RantFever 4

I pontificate but not in the pejorative sense of the word.

The Over-complexity of php-ews

Posted 24 April 2015
Written by Abinadi Ayerdis
Category PHP

The Situation

Let's say you want to write a simple ticketing web application. It won't have a lot of features, but hey, you don't need all the bells and whistles. One critical feature that it will need to support, however, is the ability to accept emails and input them into the system as a new ticket. Oh yeah, and imap and pop3 are not an option because IT refuses to do anything helpful... ever. So you are relagated to dealing with Exchange Web Services. This was my situation.

Initial Response

I had never dealt with EWS before, let alone with interacting with it via PHP. But I was hopeful. "No problem," I thought to myself. "After all, google knows everything and has been helpful in the past." 

So I go to google...

Google introduced me to a library called php-ews that allowed me (surprise, surprise) to interact with EWS via PHP. At this point, I thought: "Brilliant. Thanks google." And really, yes, let us all be thankful that this exists, because without it, I don't think I could get that feature I wanted. The first thing I note is that there is no auto loader. My app is written with Laravel 5 and I was making this into a console command so that I could run it in a cronjob. But no auto loader means lots of require_once() calls. No one likes that. No one.

Luckily, some good-hearted person on GitHub has adapted jamesiarmes' code to PSR-0 and made it available on packagist. So installing is as simple as adding

"php-ews/php-ews": "dev-master"

 to the require section of my composer.json file and then running a composer update. Now those classes will be auto-loaded. Thanks, adamelso.

php-ews

php-ews is something on the order of 300+ classes. You read that right, it is over three hundred classes... just to check an email address. Ridiculous. 

The problem lies with EWS, I think. It makes use of SOAP (Simple Object Access Protocol) to interact with it. The only problem is that SOAP sucks. To quote a guy from one of those links:

The acronym "SOAP" is a lie. It is not Simple, it is not Object-oriented, it defines no Access rules. It is, arguably, a Protocol. It is Don Box's worst spec ever, and that's quite a feat, as he's the man who perpetrated "COM".

SOAP uses XML to pass data back and forth. So php-ews has to take objects and turn them into XML. Here is an example from the site:

<?php
// NOTE: mind the version of exchange you are connecting to...
$ews = new ExchangeWebServices($host, $username, $password, ExchangeWebServices::VERSION_2007_SP1);

$request = new EWSType_FindItemType();

$request->ItemShape = new EWSType_ItemResponseShapeType();
$request->ItemShape->BaseShape = EWSType_DefaultShapeNamesType::DEFAULT_PROPERTIES;

$request->Traversal = EWSType_ItemQueryTraversalType::SHALLOW;

$request->ParentFolderIds = new EWSType_NonEmptyArrayOfBaseFolderIdsType();
$request->ParentFolderIds->DistinguishedFolderId = new EWSType_DistinguishedFolderIdType();
$request->ParentFolderIds->DistinguishedFolderId->Id = EWSType_DistinguishedFolderIdNameType::INBOX;

// sort order
$request->SortOrder = new EWSType_NonEmptyArrayOfFieldOrdersType();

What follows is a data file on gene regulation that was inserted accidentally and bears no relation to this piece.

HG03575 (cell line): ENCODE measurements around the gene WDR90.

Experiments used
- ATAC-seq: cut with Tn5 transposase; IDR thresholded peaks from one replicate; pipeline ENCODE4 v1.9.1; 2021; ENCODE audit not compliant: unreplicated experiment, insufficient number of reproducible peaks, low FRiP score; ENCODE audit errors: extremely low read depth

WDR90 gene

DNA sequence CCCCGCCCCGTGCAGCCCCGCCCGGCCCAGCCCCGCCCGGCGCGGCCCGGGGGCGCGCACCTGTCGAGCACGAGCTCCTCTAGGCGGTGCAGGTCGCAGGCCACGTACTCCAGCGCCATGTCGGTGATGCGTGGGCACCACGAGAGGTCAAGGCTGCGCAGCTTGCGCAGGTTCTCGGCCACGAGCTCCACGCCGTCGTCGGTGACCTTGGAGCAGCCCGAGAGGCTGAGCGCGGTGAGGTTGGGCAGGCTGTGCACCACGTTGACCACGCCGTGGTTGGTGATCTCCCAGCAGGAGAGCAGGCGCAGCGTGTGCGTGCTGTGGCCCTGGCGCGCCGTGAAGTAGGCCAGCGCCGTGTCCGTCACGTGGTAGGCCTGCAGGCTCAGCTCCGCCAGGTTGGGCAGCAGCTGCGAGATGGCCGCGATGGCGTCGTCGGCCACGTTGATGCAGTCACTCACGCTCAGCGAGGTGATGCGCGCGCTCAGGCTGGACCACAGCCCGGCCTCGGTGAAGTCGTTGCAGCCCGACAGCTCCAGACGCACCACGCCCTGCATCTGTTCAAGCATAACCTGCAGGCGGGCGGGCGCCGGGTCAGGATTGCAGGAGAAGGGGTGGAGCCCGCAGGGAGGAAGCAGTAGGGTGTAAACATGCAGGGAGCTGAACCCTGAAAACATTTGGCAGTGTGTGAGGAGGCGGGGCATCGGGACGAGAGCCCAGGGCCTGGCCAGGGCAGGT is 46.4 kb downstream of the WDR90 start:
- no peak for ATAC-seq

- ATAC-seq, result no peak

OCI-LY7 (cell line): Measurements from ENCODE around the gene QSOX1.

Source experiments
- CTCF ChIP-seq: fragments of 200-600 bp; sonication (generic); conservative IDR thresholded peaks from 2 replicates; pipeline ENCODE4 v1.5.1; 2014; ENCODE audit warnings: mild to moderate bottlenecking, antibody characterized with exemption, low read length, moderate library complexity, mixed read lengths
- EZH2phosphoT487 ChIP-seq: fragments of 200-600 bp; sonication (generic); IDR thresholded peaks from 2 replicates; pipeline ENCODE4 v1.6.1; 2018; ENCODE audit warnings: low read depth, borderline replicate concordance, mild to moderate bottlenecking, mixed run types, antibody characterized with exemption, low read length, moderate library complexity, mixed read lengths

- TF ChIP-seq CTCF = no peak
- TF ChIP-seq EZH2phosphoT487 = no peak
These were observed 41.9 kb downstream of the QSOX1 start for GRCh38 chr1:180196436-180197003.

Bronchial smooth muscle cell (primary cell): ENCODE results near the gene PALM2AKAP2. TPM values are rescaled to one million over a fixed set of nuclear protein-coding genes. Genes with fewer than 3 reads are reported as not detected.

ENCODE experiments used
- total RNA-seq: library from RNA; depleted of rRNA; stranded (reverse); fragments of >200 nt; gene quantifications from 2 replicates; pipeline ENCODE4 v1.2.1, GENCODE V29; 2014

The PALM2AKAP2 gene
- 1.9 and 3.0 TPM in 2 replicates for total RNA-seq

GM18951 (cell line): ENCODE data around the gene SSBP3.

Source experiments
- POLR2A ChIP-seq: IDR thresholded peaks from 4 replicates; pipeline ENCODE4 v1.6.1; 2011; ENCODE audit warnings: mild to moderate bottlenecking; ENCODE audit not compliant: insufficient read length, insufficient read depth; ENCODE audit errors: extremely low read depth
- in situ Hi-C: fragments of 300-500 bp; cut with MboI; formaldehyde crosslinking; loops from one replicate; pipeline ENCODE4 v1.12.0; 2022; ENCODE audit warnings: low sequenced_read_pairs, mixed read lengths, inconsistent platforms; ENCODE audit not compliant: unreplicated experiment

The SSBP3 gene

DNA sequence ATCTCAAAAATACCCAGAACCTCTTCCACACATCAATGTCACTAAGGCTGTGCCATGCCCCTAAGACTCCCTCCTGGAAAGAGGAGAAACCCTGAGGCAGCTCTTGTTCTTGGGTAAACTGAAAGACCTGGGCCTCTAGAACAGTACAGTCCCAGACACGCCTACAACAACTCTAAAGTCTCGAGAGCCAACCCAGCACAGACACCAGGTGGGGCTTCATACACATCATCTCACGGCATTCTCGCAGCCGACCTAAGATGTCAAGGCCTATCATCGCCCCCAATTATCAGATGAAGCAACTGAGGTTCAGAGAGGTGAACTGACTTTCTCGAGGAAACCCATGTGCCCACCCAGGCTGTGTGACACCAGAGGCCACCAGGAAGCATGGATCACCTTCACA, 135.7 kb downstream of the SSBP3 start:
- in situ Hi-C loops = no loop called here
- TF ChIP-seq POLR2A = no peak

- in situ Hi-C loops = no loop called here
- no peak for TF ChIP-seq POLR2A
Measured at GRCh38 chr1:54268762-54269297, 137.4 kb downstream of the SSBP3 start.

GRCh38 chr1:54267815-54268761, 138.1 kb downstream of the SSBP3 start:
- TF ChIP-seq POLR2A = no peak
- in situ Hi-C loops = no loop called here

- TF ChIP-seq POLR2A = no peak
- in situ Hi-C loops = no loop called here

$request->SortOrder->FieldOrder = array();
$order = new EWSType_FieldOrderType();
// sorts mails so that oldest appear first
// more field uri definitions can be found from types.xsd (look for UnindexedFieldURIType)
$order->FieldURI->FieldURI = 'item:DateTimeReceived'; 
$order->Order = 'Ascending'; 
$request->SortOrder->FieldOrder[] = $order;

$response = $ews->FindItem($request);
echo '<pre>'.print_r($response, true).'</pre>';

All that just to get a list of emails. And just so we're clear, it does not include the body of those emails. Arrggg! So you need to build up another xml request to get the content of the emails in question. Why? Just, why? Also, isn't it just ugly? And what the heck is a NonEmptyArrayOfWhatever? What does that even mean? 

Also, the $response is a plain old php object with a __clone() method. So how can you know what properties it has or what methods you can call on it? Essentially it is an array that is obfuscated in a stdObject. I turned it into an array using a hack. Then I could discover what properties it had by running a var_dump(array_keys($response)); Then doing it again for the result: var_dump(array_keys($response['ResponseMessages'])); and then again: var_dump(array_keys($response['ResponseMessage']['FindItemResponseMessage'])); and so on until I got to an actual email. (For the curious, it was something like this: $response['ResponseMessages']['FindItemResponseMessage']['RootFolder']['Items']['Message'].) And I was copying down the structure every step of the way. Talk about tedious.

There is a lot of bad to say, but I'll only add one more thing. It is possible to get a property called InReplyTo. It is great because if you have that property, you know that the email is a reply. It contains an itentifier for the email it is in reply to. Great, right? No. Not great because the identifier does not match the ItemId of the email. So you have an identifier of an email that you can't use because it is not even the correct format for an ItemId. What a useless feature. There is probably a way to use it, but I couldn't find it. 

Super frustrating.

In the end

At the end of the day, I made it work. It was hundreds of lines of code that would have been much shorter had I been able to use IMAP or POP3. The only up side is that now I have an application that will check an email box for new tickets automatically. 

Comments

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24 April 2015

The hack to turn the object into an array: $response = json_decode(json_encode($response), true);

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